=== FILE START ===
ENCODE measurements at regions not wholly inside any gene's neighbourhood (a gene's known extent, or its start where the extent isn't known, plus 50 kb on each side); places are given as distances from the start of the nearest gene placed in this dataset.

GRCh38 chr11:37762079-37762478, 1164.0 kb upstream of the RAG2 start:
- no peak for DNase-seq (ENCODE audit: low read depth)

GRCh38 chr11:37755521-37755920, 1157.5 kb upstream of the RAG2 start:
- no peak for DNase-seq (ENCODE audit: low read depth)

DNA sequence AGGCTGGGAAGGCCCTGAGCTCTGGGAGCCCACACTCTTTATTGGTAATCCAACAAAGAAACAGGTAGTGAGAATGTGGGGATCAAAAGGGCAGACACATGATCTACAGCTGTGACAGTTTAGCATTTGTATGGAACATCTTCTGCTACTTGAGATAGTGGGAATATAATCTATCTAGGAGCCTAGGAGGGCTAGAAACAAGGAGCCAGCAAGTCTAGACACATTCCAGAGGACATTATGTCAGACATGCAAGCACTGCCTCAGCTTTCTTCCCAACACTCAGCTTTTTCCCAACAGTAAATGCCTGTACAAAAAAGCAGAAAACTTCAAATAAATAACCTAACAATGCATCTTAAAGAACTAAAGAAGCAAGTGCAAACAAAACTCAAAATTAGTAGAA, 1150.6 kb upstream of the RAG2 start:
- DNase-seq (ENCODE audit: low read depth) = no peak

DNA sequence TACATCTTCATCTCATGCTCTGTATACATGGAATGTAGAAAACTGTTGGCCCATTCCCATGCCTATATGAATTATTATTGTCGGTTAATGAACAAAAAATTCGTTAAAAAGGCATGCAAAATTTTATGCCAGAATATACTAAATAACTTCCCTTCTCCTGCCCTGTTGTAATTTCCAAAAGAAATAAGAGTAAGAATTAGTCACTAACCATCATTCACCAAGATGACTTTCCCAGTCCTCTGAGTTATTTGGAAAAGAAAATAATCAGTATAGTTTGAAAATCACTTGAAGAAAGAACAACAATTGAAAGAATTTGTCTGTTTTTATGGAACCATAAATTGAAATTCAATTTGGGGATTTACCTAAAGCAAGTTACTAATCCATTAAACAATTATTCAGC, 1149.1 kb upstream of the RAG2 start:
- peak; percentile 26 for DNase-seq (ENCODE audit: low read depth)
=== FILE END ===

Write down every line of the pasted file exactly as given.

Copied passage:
ENCODE measurements at regions not wholly inside any gene's neighbourhood (a gene's known extent, or its start where the extent isn't known, plus 50 kb on each side); places are given as distances from the start of the nearest gene placed in this dataset.

GRCh38 chr11:37762079-37762478, 1164.0 kb upstream of the RAG2 start:
- no peak for DNase-seq (ENCODE audit: low read depth)

GRCh38 chr11:37755521-37755920, 1157.5 kb upstream of the RAG2 start:
- no peak for DNase-seq (ENCODE audit: low read depth)

DNA sequence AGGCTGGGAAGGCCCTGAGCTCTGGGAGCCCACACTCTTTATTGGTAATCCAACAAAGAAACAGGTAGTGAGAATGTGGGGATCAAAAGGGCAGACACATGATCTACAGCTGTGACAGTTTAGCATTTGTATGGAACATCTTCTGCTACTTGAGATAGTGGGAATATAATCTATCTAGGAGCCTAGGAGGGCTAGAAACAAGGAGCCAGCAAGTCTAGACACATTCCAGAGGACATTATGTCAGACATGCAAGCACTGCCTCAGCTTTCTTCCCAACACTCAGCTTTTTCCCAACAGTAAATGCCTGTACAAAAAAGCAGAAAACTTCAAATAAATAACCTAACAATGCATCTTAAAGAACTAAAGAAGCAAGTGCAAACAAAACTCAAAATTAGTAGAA, 1150.6 kb upstream of the RAG2 start:
- DNase-seq (ENCODE audit: low read depth) = no peak

DNA sequence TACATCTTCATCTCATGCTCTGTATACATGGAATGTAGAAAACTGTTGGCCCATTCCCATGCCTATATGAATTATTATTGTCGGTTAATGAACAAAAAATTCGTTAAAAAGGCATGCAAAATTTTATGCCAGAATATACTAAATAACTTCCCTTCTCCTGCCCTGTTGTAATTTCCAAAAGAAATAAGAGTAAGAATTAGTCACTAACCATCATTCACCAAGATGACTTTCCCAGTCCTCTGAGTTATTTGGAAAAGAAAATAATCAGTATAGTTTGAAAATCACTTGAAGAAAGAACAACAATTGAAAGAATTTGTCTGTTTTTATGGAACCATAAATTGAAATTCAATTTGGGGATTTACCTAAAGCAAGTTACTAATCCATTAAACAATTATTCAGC, 1149.1 kb upstream of the RAG2 start:
- peak; percentile 26 for DNase-seq (ENCODE audit: low read depth)